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RPD Analysis of Jack-Up Rigs Using 3D Models

[+] Author Affiliations
Partha Chakrabarti, Abhijeet Chawan

Zentech Inc., Houston, TX

Paper No. OMAE2014-23511, pp. V01AT01A039; 13 pages
doi:10.1115/OMAE2014-23511
From:
  • ASME 2014 33rd International Conference on Ocean, Offshore and Arctic Engineering
  • Volume 1A: Offshore Technology
  • San Francisco, California, USA, June 8–13, 2014
  • Conference Sponsors: Ocean, Offshore and Arctic Engineering Division
  • ISBN: 978-0-7918-4537-0
  • Copyright © 2014 by ASME

abstract

Rack Phase Difference or RPD may occur during jacking up at a location when the jack-up spudcan is eccentrically supported on the bottom or has lateral offset and the resulting moment and shear is carried essentially by the horizontal guide reactions. The RPD is the difference in vertical positions of rack teeth of different chords of one leg. This is a result of vertical shear deformation of the adjacent chords of one leg of a trussed jack-up. Among the causes of RPD the following are common: uneven or sloping seabed, preexisting spudcan holes, leg offset, rapid penetration, uneven jacking force on different chords of a leg, scour etc. While jacking up at a location, operating procedures normally dictate that the RPD be measured. When there is significant RPD, it means the leg chords are not centrally placed within the legwell area but one side could be touching the upper guide while the opposite side is in contact with the lower guides. There is a safe limit of the RPD that is normally specified for a given jack-up that has to be kept in mind while jacking up at a location.

For a jack-up fitted with rack chocks, once at the elevated condition, the jack-up is designed to take up the moment produced at the legs due to the environmental loads by the vertical couple at the chocks and pinions rather than the horizontal couple at the guides. As a result, the brace size requirement is normally lower than units that do not have the chocks. For these units RPD becomes all the more important as it could be built-in unless suitable mitigating measures were taken before the chocks are engaged. The built-in RPD could affect the strength for design environmental loads.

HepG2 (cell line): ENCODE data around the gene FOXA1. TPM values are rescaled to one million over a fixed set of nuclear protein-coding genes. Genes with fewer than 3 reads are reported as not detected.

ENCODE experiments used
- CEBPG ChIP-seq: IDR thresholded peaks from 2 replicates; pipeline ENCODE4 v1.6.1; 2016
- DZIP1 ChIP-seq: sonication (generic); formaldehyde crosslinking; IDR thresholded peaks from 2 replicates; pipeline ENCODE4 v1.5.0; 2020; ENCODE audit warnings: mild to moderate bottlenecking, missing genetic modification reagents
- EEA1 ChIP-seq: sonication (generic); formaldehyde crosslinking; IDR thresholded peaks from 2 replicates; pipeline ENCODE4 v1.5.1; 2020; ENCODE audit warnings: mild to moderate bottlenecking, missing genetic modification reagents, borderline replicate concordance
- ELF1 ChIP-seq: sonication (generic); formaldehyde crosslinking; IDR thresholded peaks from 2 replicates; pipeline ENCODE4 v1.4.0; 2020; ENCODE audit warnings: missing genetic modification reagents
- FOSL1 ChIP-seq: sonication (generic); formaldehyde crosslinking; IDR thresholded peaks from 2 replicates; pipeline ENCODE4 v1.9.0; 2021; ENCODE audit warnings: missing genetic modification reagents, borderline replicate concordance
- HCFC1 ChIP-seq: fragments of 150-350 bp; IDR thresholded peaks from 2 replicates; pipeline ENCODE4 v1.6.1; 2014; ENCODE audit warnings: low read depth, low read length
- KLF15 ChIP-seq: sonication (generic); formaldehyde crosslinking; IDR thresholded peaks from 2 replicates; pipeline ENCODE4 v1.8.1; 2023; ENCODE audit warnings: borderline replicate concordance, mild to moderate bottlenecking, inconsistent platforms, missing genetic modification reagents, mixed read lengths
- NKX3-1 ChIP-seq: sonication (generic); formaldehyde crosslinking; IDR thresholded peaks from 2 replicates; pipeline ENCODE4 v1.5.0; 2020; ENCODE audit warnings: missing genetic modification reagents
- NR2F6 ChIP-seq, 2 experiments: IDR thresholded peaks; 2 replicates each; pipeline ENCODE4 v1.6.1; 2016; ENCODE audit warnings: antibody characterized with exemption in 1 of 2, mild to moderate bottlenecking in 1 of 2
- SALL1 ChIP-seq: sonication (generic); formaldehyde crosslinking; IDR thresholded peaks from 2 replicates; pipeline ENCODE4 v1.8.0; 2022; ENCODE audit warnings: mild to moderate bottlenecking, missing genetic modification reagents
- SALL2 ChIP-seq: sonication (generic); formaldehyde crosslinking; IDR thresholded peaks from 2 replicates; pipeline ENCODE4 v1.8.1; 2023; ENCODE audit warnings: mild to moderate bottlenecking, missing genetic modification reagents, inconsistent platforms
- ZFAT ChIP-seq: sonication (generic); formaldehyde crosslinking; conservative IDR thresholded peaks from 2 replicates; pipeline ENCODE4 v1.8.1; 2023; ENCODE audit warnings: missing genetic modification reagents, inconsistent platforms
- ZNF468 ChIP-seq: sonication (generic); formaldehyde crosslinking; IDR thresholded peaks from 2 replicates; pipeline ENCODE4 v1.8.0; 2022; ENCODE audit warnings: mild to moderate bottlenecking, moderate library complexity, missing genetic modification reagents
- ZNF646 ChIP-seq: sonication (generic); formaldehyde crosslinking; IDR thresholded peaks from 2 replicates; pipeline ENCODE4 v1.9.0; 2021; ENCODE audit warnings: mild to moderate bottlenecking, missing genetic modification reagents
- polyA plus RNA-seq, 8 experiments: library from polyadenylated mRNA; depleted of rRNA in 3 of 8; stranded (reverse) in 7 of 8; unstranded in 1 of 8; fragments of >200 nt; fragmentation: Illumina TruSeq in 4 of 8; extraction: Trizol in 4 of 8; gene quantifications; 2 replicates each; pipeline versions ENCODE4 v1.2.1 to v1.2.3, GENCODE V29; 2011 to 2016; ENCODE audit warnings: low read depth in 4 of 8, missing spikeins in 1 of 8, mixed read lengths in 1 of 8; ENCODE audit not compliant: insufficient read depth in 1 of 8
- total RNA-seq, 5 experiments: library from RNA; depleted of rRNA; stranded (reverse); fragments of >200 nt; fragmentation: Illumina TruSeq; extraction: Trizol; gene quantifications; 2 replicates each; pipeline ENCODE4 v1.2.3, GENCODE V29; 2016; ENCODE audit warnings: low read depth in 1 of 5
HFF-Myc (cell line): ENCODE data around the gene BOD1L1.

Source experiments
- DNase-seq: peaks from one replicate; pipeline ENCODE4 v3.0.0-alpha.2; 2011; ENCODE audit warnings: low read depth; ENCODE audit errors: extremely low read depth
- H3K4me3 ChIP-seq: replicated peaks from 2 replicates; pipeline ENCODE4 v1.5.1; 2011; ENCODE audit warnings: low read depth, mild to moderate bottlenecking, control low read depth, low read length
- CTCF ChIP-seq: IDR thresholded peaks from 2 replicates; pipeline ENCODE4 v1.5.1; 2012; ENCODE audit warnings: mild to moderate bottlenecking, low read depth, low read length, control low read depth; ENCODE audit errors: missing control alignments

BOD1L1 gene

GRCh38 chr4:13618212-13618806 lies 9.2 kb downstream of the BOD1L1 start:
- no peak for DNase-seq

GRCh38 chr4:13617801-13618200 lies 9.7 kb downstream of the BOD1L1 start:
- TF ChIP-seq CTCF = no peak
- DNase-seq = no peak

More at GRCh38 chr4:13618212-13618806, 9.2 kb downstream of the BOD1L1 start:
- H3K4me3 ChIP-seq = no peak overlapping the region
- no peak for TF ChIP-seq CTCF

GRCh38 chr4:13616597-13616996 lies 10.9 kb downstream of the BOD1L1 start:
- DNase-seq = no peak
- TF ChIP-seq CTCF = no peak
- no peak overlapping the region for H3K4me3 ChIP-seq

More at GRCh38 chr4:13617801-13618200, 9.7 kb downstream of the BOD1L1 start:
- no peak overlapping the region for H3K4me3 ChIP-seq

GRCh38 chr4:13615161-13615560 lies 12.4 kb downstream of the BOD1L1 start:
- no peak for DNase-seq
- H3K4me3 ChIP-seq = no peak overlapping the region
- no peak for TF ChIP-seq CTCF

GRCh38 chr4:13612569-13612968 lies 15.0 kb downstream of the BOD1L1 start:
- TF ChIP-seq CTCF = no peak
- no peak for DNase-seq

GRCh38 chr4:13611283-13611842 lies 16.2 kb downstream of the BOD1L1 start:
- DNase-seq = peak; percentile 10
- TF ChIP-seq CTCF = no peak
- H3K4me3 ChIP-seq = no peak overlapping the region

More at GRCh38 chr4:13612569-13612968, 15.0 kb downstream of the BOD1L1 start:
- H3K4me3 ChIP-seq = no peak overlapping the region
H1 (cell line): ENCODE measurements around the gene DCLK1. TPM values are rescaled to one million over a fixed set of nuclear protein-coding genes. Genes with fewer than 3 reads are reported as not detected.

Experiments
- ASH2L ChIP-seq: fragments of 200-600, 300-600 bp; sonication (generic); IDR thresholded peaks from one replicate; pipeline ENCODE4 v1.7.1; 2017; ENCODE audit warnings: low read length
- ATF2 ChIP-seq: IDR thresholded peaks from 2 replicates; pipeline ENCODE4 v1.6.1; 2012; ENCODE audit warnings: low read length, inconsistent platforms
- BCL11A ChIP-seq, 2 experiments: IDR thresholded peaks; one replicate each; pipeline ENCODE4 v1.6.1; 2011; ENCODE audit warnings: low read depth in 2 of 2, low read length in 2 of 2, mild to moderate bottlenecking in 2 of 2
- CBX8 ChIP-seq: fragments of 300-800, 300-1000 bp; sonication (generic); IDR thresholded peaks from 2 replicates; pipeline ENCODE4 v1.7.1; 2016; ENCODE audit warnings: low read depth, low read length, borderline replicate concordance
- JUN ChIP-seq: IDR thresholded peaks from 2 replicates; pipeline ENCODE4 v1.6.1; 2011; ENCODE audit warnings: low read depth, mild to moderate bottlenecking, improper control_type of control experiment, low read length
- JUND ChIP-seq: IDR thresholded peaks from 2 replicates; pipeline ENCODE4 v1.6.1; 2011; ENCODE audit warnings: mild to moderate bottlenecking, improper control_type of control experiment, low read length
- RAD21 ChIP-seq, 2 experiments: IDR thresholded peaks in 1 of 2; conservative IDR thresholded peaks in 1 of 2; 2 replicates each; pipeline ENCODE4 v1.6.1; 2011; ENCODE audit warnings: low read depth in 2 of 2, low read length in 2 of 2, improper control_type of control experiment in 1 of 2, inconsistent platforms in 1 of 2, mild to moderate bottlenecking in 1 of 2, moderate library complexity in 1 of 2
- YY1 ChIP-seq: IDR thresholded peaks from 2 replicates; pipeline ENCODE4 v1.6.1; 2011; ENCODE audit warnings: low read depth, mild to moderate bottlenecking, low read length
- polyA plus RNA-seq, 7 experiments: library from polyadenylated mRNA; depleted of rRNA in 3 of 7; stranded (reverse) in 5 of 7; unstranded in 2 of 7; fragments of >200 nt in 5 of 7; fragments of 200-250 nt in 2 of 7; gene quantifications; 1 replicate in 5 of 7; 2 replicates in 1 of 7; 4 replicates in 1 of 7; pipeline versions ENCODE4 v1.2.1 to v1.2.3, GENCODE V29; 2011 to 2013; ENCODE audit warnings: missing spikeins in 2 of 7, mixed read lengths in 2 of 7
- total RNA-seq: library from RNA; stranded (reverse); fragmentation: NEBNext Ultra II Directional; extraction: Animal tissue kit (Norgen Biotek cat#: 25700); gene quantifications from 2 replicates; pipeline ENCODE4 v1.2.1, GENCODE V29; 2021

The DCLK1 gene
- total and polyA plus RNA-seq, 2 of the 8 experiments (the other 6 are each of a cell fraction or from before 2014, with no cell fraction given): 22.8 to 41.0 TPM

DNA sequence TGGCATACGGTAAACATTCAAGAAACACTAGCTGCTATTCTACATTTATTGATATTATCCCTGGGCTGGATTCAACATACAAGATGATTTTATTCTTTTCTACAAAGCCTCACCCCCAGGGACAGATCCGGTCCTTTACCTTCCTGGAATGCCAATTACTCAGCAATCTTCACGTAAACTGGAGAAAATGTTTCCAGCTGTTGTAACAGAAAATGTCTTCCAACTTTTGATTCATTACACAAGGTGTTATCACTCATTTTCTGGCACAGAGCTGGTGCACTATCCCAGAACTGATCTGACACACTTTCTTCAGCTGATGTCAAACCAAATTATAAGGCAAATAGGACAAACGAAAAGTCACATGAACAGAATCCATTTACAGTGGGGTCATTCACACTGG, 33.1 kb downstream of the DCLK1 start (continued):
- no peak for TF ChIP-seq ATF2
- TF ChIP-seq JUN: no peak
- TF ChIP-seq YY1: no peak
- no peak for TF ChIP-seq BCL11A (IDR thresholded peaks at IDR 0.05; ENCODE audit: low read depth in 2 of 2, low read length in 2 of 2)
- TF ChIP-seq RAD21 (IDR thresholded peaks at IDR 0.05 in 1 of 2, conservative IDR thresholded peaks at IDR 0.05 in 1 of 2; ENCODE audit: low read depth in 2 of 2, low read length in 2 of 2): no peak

Unfortunately, the most commonly used guidelines for jack-up design such as SNAME T&R 5-5A, ISO 19905-1 or DNV OS-C104 do not have any detailed discussion on the topic. HSE Research Report 289 prepared by MSL Engineering has a good technical description of this phenomenon and some general qualitative guidelines. There are some studies published in the public domain that have details of RPD analysis. However, most of these papers deal with very simplified modeling of only one leg of the jack-up and idealized behavior.

The present paper discusses complete and more realistic analysis of a 3D model of the jack-up that uses non-linear analysis methods for including large deformations and rotations. The nonlinearities come about due to physical reasons, such as pinion-rack contact is compression only and guide contact is also compression only with a gap. In addition, one may like to include nonlinearities due to geometric stiffness for large deformations and plasticity effects. Geometric stiffness allows it to include so-called P-delta effects and simulate buckling behavior of beam elements.

The results of such 3D non-linear analysis for various levels of assumptions are compared with a more traditional single leg analysis. The paper brings out the important differences in behavior of these two types of models and discusses the importance of those in the analysis results. The authors think that the meaning of RPD has to be understood properly in relationship with moment or shear carrying capacity at the spudcan for a given jack-up. The behavior of a trussed leg jack-up depends heavily on the bracing pattern, chord and bay spacing as well as the size of the braces. The paper discusses these aspects also. Finally, although the analysis is for one particular jack-up, it recommends the most appropriate modeling for RPD analysis for similar jack-up rigs that could be beneficial to other rigs.

Copyright © 2014 by ASME

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